March 22nd, 2017
By Sarah Reid, Lindsay Galbraith and Trefor Smith
Firelight recently had the opportunity to attend the “Dialogue on Socio-Economic Impact Assessment (SEIA) in BC,” organized by the International Association of Impact Assessment for Western and Northern Canada (IAIA WNC) in Vancouver on February 28th. We are grateful to the IAIA WNC for convening such an important dialogue, on a topic that is often given a backseat, despite its importance to community health, wellbeing and meaningful reconciliation.
Socio-economic impact assessment is rife with challenges in BC and elsewhere (see, for example, chapters by Gibson et al. and Parkins and Mitchell in Environmental Impact Assessment: Practice and Participation[i]). SEIA is critiqued for lacking a solid framework, being too focused on jobs, overlooking positive and negative effects on local and vulnerable populations, and ignoring historical context and change over time.
One of the issues that stood out for us at the IAIA session, and one of the primary gaps we observe as practitioners of SEIA, is the fact that neither the BC Environmental Assessment Office (BC EAO), nor provincial Ministries that are supposed to provide expertise in assessing effects on specific human and biophysical valued components, have developed and published any guidance or standards for the conduct of SEIA. This lack of guidance is of particular concern because in nearly every provincial environmental assessment conducted today, some form of socio-economic impact assessment is required. Beyond guidance documents, BC and many other jurisdictions also lack the legislative framework for proper SEIA at this point in time. The vacuum of clear methods, approaches and measures is not limited to SEIA in BC: it is a problem that troubles SEIA in environmental assessment regimes across the country.
Some guidance for SEIA does exist for the Yukon and for the Mackenzie Valley, which could be used as the basis upon which to approach SEIA in BC. While these jurisdictions have had bumps in their implementation of SEIA, they at least possess the legislative framework for properly assessing direct socio-economic impacts of a project on Indigenous communities. However, we have found in our experience that even in more favourable legislative contexts, clear guidelines that provide standards of assessment are still very much necessary to ensure consistent methods, measures and quality.
Firelight has supported communities in conducting community-led SEIAs since our inception in 2010, co-creating innovative methods that are rigorous and tailored to each community. We base our methods on existing best practices, sound social science, and community-based research principles. Some of the foundational ‘best-practices’ that guide our work in SEIA include:
- SEIA research is participatory, community‐led, and tied to community goals, laws, norms and values;
- Valued components, criteria, and indicators strongly reflect these goals;
- Baseline data are disaggregated to describe local and regional populations;
- Community is comfortable working with selected experts;
- Findings are vetted with community according to its protocols, prior to submission to an assessment body or other decision‐maker;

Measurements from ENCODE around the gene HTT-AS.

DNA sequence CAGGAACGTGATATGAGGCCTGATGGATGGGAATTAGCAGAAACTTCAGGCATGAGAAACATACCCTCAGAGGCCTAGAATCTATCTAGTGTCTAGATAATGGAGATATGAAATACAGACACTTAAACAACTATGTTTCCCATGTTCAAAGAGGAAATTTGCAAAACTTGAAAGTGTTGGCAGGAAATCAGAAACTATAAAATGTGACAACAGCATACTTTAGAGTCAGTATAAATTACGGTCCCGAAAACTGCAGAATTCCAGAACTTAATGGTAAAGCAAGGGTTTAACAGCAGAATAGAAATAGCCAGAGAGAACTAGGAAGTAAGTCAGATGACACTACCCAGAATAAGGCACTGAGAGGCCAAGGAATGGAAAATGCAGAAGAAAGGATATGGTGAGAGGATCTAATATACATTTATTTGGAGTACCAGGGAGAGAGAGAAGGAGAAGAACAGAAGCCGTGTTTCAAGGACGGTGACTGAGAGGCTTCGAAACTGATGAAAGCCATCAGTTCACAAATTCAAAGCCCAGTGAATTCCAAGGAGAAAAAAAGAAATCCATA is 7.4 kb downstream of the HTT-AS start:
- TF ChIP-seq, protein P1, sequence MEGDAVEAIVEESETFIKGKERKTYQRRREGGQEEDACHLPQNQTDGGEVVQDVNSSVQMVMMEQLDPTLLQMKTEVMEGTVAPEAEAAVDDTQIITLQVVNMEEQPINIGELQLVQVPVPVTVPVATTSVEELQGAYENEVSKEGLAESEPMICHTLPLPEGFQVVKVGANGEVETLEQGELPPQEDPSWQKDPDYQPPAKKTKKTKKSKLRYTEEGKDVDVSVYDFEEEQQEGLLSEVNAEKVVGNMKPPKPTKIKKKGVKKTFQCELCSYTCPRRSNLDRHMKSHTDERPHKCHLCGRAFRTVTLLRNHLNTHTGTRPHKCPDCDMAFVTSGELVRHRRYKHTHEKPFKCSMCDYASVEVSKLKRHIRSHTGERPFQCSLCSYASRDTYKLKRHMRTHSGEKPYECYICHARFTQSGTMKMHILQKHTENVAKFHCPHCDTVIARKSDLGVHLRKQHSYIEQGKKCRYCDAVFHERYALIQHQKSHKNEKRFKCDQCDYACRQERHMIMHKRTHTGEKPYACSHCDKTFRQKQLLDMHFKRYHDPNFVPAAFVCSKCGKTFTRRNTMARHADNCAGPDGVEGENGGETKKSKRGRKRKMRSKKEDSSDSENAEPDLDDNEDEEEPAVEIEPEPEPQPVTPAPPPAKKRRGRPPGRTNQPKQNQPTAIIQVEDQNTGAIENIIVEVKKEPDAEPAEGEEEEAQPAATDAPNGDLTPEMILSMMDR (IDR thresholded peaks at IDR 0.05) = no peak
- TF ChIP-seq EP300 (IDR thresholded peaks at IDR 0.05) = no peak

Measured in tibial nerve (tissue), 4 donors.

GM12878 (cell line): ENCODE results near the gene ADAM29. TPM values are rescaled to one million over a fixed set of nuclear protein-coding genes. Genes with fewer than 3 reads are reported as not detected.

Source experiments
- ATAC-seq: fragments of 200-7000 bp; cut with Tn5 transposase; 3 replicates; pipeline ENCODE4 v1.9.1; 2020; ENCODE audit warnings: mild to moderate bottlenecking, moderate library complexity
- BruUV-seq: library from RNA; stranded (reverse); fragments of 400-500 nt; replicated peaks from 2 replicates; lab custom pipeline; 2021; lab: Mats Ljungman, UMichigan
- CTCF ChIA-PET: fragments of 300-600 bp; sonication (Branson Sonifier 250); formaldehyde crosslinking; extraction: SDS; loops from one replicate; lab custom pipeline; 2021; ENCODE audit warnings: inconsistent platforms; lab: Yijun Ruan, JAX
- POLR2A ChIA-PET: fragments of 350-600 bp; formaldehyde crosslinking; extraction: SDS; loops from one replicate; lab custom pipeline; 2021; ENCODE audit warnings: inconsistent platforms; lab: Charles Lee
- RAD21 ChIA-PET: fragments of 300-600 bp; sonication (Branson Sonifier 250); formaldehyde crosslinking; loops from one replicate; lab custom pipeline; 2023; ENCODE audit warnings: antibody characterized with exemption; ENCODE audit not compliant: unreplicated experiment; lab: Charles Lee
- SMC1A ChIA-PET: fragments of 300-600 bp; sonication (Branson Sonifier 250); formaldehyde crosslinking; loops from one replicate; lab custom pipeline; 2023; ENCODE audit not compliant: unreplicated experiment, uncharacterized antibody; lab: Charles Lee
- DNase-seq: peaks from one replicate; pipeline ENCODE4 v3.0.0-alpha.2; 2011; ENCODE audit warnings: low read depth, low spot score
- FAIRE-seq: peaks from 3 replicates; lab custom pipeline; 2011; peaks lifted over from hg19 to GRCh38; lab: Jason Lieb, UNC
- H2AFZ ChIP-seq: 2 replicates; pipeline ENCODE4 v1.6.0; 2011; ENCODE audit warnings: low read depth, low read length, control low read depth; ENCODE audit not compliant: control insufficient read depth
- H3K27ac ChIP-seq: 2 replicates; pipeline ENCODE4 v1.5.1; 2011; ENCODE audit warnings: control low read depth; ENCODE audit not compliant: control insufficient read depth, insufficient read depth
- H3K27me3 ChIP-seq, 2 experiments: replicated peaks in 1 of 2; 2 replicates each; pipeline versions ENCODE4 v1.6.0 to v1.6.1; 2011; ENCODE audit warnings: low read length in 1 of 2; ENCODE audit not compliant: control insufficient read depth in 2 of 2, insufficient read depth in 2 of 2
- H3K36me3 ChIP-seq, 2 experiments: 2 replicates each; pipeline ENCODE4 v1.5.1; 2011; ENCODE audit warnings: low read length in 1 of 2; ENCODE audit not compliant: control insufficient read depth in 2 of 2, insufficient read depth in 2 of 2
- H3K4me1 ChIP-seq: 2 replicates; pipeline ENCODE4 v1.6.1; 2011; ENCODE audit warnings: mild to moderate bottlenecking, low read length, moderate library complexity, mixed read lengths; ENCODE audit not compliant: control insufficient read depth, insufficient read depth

- Community agreement on proposed monitoring and adaptive management mechanisms;
- Economic benefits consider ability of subpopulations to equitably take advantage;
- SEIA itself is an avenue to capacity building in the affected community.
More detailed descriptions of the principles underlying effective SEIA are provided here. We present these principles to encourage other practitioners and communities to push proponents and government regulators to enhance the rigour and approach in their applications of SEIA. We cannot stress enough the importance of Indigenous communities conducting their own SEIA wherever possible, including baseline data collection and community conversations to predict potential project impacts and benefits, establish thresholds for acceptable change, and verify those thresholds with the broader community.
The lack of guidance by the BC EAO—and other jurisdictions in Canada—for socio-economic impact assessment demonstrates that we have a long way to go in establishing transparent and consistent standards of approach in this field. The standard practice of SEIA in BC is currently not treated or upheld in a rigorous fashion by the EAO. “There is little consistency in the methods, measures, approaches and overall quality of assessments being conducted in BC” (McGuigan 2015[ii]). Issues of intergenerational and impact equity and cultural context are largely ignored in most SEIA practice today. As such, the need for the EAO to provide guidance to practitioners and set “the floor” for standards and methodology is of utmost importance.
With the shift towards Indigenous communities increasingly asserting their inherent rights over traditional lands and resources, it is likely that the next few years will see more Nations developing their own socio-economic review requirements and/or setting the ‘minimum standards’ bar for what constitutes acceptable SEIA. We hope to engage in further dialogue on this subject in the near future, and work with our clients to promote rigorous and community-based SEIA practice in the BC context.
[i] Hanna, Kevin S, ed. Environmental Impact Assessment: Practice and Participation Third Edition. Oxford University Press, 2016.
[ii] McGuigan, Erin. “Social Impact Assessment in Rural and Small-town British Columbia/” PhD diss., University of British Columbia, 2015.